In Shoba Narayan’s delightful memoir, The Milk Lady of Bangalore, she recalls moving from America to India and the many joys she found there—the most unexpected being cows. In India, where cows are considered holy, bovines roam the street, and Narayan forges a friendship with the woman who sells fresh milk across from her home. In this Q&A, Narayan tells us about her bovine infatuation, surprising uses for cow dung and her career back-up plan.
Sarala, your milk lady, believes that “more than any creature, cows are connected to humans.” Another person told you that “cows are the most evolved animal, after humans.” What are your thoughts on these statements?
I started as a skeptic. I would roll my eyes at these statements and then try to figure out what the agenda was. I think those of us city-dwellers who have lost our connection to nature—the birds, bees and, ahem, bovines that surround us—are depriving ourselves of a vital link that is part of our evolution and ecology. Such statements reveal the connection that people like Sarala have maintained with all species great and small. Their lives are the richer for it. I am now trying to emulate and engineer such connections. It is easier to do in India.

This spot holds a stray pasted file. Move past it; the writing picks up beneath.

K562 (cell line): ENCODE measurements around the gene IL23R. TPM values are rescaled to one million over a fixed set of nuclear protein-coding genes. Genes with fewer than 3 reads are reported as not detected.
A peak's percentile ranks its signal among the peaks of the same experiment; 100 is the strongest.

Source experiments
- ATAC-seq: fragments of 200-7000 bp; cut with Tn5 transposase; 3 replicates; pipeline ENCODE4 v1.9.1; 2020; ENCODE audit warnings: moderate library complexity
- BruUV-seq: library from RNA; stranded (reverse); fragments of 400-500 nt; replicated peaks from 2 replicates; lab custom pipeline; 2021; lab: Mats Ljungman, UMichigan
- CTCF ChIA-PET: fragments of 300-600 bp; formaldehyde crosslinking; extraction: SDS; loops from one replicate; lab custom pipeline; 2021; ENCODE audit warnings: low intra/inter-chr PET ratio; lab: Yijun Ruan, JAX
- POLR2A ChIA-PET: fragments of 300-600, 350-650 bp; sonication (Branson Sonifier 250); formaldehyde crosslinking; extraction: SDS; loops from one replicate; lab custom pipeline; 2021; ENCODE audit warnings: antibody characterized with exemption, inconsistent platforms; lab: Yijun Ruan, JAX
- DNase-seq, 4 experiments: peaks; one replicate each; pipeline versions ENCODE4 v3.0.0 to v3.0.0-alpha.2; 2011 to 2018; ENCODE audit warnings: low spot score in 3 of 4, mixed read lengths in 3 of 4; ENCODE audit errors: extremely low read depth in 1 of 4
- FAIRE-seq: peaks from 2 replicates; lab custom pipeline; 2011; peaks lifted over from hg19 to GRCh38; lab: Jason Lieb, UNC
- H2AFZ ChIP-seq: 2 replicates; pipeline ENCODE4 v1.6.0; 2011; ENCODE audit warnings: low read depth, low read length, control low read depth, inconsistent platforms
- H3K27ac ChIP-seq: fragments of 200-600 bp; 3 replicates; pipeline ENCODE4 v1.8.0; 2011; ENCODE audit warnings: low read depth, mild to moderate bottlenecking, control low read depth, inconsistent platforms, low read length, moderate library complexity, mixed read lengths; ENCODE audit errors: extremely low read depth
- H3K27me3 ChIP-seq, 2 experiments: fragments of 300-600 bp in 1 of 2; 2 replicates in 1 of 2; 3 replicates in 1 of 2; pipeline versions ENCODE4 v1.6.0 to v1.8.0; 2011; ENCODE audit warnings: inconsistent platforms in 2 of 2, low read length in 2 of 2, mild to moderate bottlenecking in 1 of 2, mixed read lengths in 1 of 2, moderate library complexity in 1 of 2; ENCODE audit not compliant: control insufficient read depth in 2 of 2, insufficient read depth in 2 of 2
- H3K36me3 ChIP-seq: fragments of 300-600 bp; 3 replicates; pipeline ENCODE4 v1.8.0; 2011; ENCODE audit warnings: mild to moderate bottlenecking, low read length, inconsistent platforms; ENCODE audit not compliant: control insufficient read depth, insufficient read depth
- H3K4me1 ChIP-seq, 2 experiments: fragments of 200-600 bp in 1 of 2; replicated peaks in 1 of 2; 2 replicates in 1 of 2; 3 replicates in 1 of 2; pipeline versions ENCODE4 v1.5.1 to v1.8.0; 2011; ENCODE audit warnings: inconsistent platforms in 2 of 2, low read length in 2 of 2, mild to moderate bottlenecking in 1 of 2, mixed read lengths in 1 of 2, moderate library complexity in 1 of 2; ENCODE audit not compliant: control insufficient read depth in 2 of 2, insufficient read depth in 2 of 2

You write that if anyone had suggested that youd be writing about cows, you would have yelled “Get out!” in an Elaine-Jerry Seinfeld kind or way. Now you're in love with them. Did you pick cows as a subject, or did they pick you?
Cows picked me. I used to see them all over the place in India. I didn’t realize then that they would arrive at my doorstep. The story too, unspooled over 10 years. Like the slow and sensuous gait of a cow, this was a tale that took its own time to come to life.
Unlike your previous book, the recipe-filled Monsoon Diary, this book contains only one recipe: for panchagavya, a mixture of cow dung, cow urine, yogurt, bananas and other ingredients. You describe an incredible number of uses for cow dung and cow urine, including urine as an elixir, which you tasted. Do you recommend it?
Look, I know that you guys are now rolling your eyes like I once did. Do I believe in esoteric alternative remedies that most people would mock? Yes. Do I imbibe cow urine tablets on a daily basis? No. Do I realize that this situation is ripe for satire? Yes. Do I add panchagavya to the manure for my garden? Most definitely. And I grow wonderful heirloom tomatoes, purple eggplant, beans, pumpkin, basil and tons of herbs. So there you have it.